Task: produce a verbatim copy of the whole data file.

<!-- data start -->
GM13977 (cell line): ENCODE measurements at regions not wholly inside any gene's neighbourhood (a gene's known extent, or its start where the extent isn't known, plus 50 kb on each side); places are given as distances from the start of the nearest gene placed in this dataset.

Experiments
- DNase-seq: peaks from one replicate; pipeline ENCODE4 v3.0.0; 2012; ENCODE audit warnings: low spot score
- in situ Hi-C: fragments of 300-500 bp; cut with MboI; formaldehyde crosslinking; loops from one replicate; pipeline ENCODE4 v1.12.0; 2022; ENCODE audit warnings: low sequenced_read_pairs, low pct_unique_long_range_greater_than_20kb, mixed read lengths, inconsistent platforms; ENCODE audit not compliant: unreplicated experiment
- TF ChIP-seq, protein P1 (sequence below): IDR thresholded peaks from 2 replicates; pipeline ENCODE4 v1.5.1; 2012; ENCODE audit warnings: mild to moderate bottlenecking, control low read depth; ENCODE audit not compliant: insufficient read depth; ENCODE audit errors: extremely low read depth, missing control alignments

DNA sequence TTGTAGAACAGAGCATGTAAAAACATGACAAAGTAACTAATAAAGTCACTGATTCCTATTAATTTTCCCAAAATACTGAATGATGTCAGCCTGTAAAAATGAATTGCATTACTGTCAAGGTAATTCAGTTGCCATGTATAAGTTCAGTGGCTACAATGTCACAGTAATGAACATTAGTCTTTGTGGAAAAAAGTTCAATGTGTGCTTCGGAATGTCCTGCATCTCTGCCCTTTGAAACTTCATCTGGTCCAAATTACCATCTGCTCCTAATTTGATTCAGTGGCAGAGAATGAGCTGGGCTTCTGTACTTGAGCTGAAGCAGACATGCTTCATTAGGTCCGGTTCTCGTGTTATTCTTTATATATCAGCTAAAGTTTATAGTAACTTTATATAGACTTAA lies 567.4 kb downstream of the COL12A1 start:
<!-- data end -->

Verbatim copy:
GM13977 (cell line): ENCODE measurements at regions not wholly inside any gene's neighbourhood (a gene's known extent, or its start where the extent isn't known, plus 50 kb on each side); places are given as distances from the start of the nearest gene placed in this dataset.

Experiments
- DNase-seq: peaks from one replicate; pipeline ENCODE4 v3.0.0; 2012; ENCODE audit warnings: low spot score
- in situ Hi-C: fragments of 300-500 bp; cut with MboI; formaldehyde crosslinking; loops from one replicate; pipeline ENCODE4 v1.12.0; 2022; ENCODE audit warnings: low sequenced_read_pairs, low pct_unique_long_range_greater_than_20kb, mixed read lengths, inconsistent platforms; ENCODE audit not compliant: unreplicated experiment
- TF ChIP-seq, protein P1 (sequence below): IDR thresholded peaks from 2 replicates; pipeline ENCODE4 v1.5.1; 2012; ENCODE audit warnings: mild to moderate bottlenecking, control low read depth; ENCODE audit not compliant: insufficient read depth; ENCODE audit errors: extremely low read depth, missing control alignments

DNA sequence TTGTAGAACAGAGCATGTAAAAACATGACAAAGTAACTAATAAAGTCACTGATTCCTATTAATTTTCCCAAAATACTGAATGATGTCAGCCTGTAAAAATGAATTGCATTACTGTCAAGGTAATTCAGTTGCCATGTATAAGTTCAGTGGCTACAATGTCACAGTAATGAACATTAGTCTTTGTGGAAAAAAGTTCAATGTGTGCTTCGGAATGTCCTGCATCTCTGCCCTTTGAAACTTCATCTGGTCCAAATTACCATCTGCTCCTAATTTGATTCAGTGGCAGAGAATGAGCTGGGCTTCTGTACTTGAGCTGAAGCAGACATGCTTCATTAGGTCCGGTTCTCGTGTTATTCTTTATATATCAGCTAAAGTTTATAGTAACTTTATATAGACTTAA lies 567.4 kb downstream of the COL12A1 start: